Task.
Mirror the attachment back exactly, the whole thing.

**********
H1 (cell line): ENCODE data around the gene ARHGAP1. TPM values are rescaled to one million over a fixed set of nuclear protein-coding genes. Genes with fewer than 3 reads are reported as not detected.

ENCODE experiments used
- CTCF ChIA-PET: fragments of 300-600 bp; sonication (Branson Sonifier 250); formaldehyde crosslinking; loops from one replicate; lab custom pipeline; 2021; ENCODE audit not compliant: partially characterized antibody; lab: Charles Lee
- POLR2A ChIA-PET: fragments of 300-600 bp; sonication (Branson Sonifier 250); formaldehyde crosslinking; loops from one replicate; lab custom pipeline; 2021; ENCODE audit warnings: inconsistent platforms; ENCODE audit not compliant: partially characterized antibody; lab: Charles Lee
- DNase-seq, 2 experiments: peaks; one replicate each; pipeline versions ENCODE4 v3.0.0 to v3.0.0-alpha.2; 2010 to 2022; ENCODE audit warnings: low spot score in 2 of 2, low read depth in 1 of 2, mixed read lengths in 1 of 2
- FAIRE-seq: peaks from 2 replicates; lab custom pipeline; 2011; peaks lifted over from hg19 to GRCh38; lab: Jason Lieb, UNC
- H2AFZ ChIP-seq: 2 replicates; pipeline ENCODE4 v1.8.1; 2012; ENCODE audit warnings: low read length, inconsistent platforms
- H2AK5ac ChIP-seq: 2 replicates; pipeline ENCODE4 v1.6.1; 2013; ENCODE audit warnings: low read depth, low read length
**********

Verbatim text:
H1 (cell line): ENCODE data around the gene ARHGAP1. TPM values are rescaled to one million over a fixed set of nuclear protein-coding genes. Genes with fewer than 3 reads are reported as not detected.

ENCODE experiments used
- CTCF ChIA-PET: fragments of 300-600 bp; sonication (Branson Sonifier 250); formaldehyde crosslinking; loops from one replicate; lab custom pipeline; 2021; ENCODE audit not compliant: partially characterized antibody; lab: Charles Lee
- POLR2A ChIA-PET: fragments of 300-600 bp; sonication (Branson Sonifier 250); formaldehyde crosslinking; loops from one replicate; lab custom pipeline; 2021; ENCODE audit warnings: inconsistent platforms; ENCODE audit not compliant: partially characterized antibody; lab: Charles Lee
- DNase-seq, 2 experiments: peaks; one replicate each; pipeline versions ENCODE4 v3.0.0 to v3.0.0-alpha.2; 2010 to 2022; ENCODE audit warnings: low spot score in 2 of 2, low read depth in 1 of 2, mixed read lengths in 1 of 2
- FAIRE-seq: peaks from 2 replicates; lab custom pipeline; 2011; peaks lifted over from hg19 to GRCh38; lab: Jason Lieb, UNC
- H2AFZ ChIP-seq: 2 replicates; pipeline ENCODE4 v1.8.1; 2012; ENCODE audit warnings: low read length, inconsistent platforms
- H2AK5ac ChIP-seq: 2 replicates; pipeline ENCODE4 v1.6.1; 2013; ENCODE audit warnings: low read depth, low read length